What does NOT happen is that people go into hospital looking for a potentially lifesaving procedure only to be turned down for religious/legal reasons.

            Your appendix might burst and kill you because you were waiting for six hours to be seen, but that is qualitatively different to being under medical care with facilites and doctors available for use and being told that your appendix will not be removed because this is ‘a catholic country’.

          2. ReproBertie

            Droid you’re assuming that the quote in the article about this being ‘a catholic country’ was the official and only reason for the procedure not being performed.

          3. Jim

            “A convenient tragedy for forwarding an agenda” – yeah because all those who believe in an option of abortion to save a mother’s life rejoice at the death of a pregnant woman and her baby. Fool.

          4. ReproBertie

            Don’t be so naive. I was in no way suggesting that people were rejoicing at this tragedy. That doesn’t mean there aren’t people willing to use the tragedy to further their own agenda. Fool.

          5. Jim

            “To further their own agenda” – again the whole bloody point of the “agenda” is to make sure women are not denied essential medical treatment because they are pregnant (or in Savita’s case, have already miscarried).

            Of course it’s an agenda, it’s an agenda to make sure women in Ireland will not needlessly suffer as Savita did. So I don’t see your point really, you are just another contrary Broadsheet commentator who works ever so hard to seem non-reactionary.

          6. droid

            Please adress the main point in my reply. Namely that treatment was available and explicitly denied to this woman. This is not the case in most cases of ‘tragic death’.

            Also, are you saying that her husband is lying?

    2. Blobster

      Why is there a need for a public enquiry when 3 seperate enquiries are ongoing and have not yet reported? Have you found something deficient in any or all of these enquiries?

      As discussed elsewhere the vast majority of us are still very much in the dark about the majority of matters relating to this case. Jumping to a conclusion that Ms Halappanavar’s tragic death was caused “for want of a simple medical procedure” is irresponsible. Ms Halappanavar’s tragic death warrants a thorough, methodical investigation from top to bottom to see if, as seems likely, her death could have been avoided and why it wasn’t. Jumping to conclusions based on very little evidence is not helpful.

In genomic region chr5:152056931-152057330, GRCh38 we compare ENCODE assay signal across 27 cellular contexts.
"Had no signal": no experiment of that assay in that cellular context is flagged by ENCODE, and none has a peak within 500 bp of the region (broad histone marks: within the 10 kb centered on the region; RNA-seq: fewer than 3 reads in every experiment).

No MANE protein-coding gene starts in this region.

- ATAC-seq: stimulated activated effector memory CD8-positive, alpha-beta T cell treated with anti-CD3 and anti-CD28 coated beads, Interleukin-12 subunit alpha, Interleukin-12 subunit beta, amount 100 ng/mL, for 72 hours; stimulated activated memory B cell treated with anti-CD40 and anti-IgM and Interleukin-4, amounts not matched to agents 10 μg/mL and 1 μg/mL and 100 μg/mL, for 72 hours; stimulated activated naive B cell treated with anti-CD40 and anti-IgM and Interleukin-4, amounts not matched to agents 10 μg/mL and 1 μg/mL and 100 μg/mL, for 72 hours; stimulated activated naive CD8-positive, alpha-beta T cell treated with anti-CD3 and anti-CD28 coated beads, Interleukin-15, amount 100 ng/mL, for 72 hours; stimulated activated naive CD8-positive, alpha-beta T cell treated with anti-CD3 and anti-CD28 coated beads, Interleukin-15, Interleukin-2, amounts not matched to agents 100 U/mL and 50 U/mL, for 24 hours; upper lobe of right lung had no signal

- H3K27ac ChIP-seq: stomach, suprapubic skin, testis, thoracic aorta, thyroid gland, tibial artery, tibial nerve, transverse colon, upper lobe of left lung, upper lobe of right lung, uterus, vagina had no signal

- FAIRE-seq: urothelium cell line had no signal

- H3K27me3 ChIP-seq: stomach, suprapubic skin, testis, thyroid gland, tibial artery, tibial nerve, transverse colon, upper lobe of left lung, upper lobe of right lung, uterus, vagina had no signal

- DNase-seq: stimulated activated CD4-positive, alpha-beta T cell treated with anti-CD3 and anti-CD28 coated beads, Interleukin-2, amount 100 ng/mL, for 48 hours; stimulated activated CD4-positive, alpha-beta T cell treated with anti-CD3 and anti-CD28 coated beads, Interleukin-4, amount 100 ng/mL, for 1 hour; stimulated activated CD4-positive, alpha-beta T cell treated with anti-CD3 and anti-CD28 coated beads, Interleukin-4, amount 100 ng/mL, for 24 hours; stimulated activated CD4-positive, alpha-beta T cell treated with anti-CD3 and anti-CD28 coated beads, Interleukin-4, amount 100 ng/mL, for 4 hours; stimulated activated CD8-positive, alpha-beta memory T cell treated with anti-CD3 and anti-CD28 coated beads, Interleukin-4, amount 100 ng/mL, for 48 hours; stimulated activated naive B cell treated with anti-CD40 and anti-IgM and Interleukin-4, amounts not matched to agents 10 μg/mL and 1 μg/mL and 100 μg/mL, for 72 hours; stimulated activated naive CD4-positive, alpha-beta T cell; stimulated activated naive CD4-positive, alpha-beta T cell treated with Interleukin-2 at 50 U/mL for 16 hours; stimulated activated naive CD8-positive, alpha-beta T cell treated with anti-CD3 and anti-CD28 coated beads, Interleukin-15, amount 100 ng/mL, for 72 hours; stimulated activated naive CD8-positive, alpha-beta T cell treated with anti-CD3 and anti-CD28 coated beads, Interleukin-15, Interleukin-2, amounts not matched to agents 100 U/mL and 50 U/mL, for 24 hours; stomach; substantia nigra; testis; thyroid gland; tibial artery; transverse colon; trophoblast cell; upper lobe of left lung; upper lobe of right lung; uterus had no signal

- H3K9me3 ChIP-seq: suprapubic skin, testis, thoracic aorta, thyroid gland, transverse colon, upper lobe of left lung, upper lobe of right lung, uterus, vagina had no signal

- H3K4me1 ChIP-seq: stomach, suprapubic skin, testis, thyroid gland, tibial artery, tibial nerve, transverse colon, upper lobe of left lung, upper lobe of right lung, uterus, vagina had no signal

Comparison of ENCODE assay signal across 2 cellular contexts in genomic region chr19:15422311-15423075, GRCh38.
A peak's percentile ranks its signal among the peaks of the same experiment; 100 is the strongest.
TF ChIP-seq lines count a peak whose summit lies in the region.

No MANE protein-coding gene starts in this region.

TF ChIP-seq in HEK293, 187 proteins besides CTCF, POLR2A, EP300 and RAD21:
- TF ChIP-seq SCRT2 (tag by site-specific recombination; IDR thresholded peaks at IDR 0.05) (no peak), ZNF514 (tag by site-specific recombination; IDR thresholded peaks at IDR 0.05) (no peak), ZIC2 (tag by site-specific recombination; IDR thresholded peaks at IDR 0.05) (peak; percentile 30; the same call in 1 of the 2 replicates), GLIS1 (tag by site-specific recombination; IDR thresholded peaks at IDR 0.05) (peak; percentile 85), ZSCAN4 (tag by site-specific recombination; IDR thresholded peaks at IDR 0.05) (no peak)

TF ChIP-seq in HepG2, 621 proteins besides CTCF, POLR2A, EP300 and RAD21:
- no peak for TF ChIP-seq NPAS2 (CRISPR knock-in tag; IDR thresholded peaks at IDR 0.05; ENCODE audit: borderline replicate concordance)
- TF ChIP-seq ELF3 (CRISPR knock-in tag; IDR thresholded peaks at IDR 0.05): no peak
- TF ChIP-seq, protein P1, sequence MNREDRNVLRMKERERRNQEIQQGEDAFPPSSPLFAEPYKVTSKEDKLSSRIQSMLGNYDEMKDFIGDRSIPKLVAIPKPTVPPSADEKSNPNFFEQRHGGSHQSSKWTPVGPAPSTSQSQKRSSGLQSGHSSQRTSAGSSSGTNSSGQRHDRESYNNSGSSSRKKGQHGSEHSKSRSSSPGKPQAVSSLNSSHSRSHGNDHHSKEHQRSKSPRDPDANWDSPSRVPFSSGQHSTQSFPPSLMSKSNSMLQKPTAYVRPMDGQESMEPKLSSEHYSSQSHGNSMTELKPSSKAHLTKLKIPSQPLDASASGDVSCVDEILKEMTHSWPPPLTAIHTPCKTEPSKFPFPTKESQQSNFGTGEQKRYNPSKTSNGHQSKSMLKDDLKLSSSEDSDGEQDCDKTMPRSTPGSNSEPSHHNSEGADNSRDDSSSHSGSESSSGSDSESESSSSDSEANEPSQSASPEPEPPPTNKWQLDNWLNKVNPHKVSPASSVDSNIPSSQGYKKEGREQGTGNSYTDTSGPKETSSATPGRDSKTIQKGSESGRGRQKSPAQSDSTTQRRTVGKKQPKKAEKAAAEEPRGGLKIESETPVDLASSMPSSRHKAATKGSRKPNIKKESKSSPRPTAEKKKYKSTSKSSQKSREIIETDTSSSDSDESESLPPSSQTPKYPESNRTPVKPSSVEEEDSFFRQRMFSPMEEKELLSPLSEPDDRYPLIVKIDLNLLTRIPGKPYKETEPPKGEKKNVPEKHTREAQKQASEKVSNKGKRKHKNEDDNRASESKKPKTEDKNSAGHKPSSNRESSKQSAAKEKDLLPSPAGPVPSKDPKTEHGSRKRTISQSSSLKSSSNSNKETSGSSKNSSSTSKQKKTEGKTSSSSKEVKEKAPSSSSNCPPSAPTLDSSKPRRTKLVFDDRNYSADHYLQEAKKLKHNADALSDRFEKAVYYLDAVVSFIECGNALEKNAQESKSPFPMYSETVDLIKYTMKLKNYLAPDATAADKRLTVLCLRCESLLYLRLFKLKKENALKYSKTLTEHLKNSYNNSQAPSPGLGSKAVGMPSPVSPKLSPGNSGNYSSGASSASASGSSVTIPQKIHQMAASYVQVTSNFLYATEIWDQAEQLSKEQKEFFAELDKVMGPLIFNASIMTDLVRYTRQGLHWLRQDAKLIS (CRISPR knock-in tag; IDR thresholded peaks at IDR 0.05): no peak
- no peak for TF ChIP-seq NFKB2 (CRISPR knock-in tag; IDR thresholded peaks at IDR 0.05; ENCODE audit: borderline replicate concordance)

Similarly the fact that, as is reported, some individual tried to explain a course of action by suggesting something along the lines of “this is a catholic country” should not be taken as the actual reason(s) behind a course of treatment that, I’m sure, was vastly more complicated than we might think. The effect of what you’re saying is to suggest that medical staff sat around and thought to themselves “you know what, this is a catholic country, we’re not gonna trat this woman to the best of our ability, lets just see what happens”. I highly doubt that is what occured.

      As I say, a thorough investigation is warranted. The attempt by some to use this tragedy to forward their own agendas is in very poor taste.

      RIP Savita Halappanavar
      RIP

      1. Jolly

        Like the time when “a few hundred” showed up according to the irish times? Why don’t you come down and have a look ABM. Try a few of those outdated ideas you have on real people and see how that works out for you?

  11. me :)

    ABM – I’m going to direct this comment directly at you. Who gives you the right to decide what a person can or can’t do in relation to contraception, divorce or abortion? I am a Christian. Note I don’t say Catholic – it would officially be what I am but I have problems with the establishment of the church at the moment due to issues that don’t relate to this topic exactly.